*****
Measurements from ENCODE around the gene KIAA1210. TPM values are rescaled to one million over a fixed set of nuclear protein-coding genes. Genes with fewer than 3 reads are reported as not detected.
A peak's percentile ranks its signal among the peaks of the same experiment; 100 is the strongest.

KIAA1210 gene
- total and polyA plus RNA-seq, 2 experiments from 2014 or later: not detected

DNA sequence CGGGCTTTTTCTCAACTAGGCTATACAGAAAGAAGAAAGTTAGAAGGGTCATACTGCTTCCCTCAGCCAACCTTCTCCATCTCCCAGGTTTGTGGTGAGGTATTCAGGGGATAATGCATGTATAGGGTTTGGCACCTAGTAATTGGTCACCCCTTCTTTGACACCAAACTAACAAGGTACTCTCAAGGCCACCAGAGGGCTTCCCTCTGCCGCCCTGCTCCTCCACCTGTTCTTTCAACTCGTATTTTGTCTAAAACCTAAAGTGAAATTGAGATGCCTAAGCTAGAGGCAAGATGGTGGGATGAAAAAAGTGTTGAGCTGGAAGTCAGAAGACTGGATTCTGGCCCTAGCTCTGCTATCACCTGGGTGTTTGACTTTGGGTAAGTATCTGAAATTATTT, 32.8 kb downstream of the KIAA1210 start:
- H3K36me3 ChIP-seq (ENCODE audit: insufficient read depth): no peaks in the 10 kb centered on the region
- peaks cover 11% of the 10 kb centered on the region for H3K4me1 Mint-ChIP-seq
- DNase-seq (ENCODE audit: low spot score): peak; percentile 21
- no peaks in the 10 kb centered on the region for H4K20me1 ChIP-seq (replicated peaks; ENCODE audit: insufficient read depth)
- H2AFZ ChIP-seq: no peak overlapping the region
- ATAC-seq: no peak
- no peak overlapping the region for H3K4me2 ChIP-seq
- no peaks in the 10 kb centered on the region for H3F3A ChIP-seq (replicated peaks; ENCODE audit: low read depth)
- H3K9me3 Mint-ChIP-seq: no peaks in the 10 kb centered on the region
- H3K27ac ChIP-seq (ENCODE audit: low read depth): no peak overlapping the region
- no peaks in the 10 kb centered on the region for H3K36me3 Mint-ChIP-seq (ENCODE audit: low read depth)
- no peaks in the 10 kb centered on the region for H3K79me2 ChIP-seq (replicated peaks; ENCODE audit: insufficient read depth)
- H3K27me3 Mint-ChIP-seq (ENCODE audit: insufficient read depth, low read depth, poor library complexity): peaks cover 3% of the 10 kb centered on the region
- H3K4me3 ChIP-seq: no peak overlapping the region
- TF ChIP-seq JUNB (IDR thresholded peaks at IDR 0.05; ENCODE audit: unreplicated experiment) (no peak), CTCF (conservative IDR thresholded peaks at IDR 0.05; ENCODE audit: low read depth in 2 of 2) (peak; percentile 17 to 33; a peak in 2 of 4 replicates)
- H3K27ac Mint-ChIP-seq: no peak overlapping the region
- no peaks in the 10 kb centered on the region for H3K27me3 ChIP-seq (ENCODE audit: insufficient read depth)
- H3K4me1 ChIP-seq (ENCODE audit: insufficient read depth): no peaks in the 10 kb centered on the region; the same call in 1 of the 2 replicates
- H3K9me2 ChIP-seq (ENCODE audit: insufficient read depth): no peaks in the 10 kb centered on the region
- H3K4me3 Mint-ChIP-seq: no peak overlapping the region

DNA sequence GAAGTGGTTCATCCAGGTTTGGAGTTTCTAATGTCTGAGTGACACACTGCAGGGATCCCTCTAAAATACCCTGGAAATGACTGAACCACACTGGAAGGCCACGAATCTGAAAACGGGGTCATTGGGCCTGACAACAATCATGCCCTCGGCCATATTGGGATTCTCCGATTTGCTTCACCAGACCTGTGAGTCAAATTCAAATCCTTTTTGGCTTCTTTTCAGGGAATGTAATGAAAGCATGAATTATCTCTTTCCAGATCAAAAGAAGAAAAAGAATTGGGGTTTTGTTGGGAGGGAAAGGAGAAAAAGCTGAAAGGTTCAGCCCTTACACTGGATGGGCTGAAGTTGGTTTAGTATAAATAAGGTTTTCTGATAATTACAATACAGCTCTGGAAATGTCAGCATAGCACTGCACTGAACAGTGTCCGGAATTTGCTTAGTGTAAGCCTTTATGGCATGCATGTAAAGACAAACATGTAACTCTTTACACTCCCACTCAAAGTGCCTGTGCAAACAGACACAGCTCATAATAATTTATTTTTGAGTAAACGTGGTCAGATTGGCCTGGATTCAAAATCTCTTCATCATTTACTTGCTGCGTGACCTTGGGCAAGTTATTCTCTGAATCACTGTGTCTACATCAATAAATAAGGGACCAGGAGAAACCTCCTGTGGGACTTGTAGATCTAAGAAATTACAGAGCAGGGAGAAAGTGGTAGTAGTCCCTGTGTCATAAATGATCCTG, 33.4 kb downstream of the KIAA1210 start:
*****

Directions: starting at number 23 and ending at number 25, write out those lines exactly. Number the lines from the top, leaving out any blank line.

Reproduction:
- H3K4me1 ChIP-seq (ENCODE audit: insufficient read depth): no peaks in the 10 kb centered on the region; the same call in 1 of the 2 replicates
- H3K9me2 ChIP-seq (ENCODE audit: insufficient read depth): no peaks in the 10 kb centered on the region
- H3K4me3 Mint-ChIP-seq: no peak overlapping the region